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Training Your Deep Neck Flexors

I was recently reading the article titled “Improving Muscle Performance Of The Deep Neck Flexors” that was published in the strength and conditioning journal in 2007 and thought I would discuss some of the key take home messages from the article.

This blog post was written by osteopath Heath Williams at Principle Four Osteopathy.  At Principle Four Osteopath we provide a range of services, including osteopathy manual therapy consultations, functional movement screening, exercise prescription, strength and conditioning and rehabilitation.

Key Messages From The Article

  • Neck pain affects the large majority of the population (70% reported in the article) and recurrent episodes of neck pain can occur in many of these people (38% reported in the article).
  • Typical rehabilitation approaches to neck pain can include building strength, endurance and mobility around the neck.
  • Resistance training of the cervical spine musculature can help improve ones function and reduce pain in individuals with neck related pain.
  • Researchers have identified there to be an association between deep neck flexor muscle performance (activation, strength and endurance) and neck disorders.
  • Typical deep neck flexor exercises that may be worth incorporating into ones treatment and management plan include the chin tuck head lift (which is performed supine), the neck retraction exercise (performed standing, supine or prone – start with standing or supine to allow gravity to aid the movement.  The prone chin tuck exercise is better suited to phase 2 and 3).  Another useful tool is to incorporate a theraband as a form of resistance so that the exercises in standing, supine or prone can be progressed with some slight resistance.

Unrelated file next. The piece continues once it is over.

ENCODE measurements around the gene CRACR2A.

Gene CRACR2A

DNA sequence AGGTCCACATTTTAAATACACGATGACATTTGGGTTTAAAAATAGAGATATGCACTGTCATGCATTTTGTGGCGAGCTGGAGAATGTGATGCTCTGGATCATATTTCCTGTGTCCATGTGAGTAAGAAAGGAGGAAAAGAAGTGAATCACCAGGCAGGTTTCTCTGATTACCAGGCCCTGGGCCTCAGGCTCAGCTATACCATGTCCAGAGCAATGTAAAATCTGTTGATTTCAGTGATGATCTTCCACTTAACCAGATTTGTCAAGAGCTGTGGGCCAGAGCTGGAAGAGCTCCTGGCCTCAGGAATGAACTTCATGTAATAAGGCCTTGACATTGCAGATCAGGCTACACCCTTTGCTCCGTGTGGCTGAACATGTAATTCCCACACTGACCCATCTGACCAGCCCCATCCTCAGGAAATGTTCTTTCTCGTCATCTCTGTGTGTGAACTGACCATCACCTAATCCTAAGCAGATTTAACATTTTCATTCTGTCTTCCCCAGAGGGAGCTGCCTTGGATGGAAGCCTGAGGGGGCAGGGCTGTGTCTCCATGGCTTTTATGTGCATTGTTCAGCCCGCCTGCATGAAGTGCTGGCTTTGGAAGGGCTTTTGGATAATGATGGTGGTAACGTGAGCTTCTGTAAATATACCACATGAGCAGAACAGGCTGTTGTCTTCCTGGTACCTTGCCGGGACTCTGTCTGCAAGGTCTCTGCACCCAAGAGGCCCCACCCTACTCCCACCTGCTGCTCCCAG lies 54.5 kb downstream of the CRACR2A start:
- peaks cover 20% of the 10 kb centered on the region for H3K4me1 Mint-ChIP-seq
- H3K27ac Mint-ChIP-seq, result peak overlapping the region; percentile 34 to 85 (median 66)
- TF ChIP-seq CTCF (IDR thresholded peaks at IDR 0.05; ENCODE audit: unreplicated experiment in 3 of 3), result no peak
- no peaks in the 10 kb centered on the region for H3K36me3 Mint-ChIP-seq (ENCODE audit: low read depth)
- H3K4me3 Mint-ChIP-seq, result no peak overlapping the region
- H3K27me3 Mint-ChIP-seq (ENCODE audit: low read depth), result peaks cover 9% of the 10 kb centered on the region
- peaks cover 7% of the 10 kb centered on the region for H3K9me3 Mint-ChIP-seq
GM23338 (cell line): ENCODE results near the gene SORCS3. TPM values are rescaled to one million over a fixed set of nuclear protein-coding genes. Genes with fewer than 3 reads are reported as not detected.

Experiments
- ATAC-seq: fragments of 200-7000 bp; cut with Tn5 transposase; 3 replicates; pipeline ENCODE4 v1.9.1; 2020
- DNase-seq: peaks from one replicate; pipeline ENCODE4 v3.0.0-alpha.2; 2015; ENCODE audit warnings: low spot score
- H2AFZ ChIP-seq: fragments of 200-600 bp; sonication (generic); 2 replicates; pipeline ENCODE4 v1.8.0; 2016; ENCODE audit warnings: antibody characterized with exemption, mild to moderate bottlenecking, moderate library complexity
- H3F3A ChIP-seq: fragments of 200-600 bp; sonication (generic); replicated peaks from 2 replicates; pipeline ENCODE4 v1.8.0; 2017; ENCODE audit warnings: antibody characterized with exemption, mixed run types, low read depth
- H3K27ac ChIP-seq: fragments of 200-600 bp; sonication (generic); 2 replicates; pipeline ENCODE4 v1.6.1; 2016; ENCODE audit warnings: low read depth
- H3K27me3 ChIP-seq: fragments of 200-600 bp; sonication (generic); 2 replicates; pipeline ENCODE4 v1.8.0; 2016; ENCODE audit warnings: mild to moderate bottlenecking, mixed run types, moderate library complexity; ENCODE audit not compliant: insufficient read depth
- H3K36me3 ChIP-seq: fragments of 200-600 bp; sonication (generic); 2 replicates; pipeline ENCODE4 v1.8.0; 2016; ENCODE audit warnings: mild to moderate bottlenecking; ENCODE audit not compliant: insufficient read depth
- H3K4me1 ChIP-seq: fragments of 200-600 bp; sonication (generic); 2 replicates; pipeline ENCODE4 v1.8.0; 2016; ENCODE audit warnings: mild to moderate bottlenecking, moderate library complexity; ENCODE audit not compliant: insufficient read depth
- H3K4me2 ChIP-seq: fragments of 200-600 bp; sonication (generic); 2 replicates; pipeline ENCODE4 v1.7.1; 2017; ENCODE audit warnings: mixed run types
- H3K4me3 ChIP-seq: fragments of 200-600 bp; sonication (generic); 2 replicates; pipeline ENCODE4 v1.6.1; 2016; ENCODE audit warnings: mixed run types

• As with any training program there needs to be a progression model.  The first stage should focus on learning proper activation and isolation of the deep neck flexors.  Stage 2 should focus on isolating the deep neck flexors against the resistance of gravity.  Stage 3 has the individual mastering these exercises from stage 2 with correct form and without pain or compensation.
  • When starting with sets and reps.  Aim for 10 second holds in phase 1 and select a rep range that is comfortable for the person.  During stages 2 and 3, aim for 10 second holds and work towards the 10 – 20 rep range.
  • The article reports that exercises in stage 1 should be performed daily to improve neural activation and motor learning patterns.  During stage 2 and 3 they should be performed 3-4 times per week to achieve strength and endurance.

Principle Four Osteopathy is one of Melbourne City CBD and Docklands leading osteopathy clinics.  Both clinics are equipped with training equipment so that we are able to get you actively involved and moving towards a better moving you.

Principle Four Osteopathy CBD clinic is located at 29 Somerset Place, Melbourne 3000.

Principle Four Osteopathy Docklands clinic is located at 717 Bourke St, Docklands, 3008.

Book an appointment online at www.principlefourosteopathy.com or call 03 9670 9290.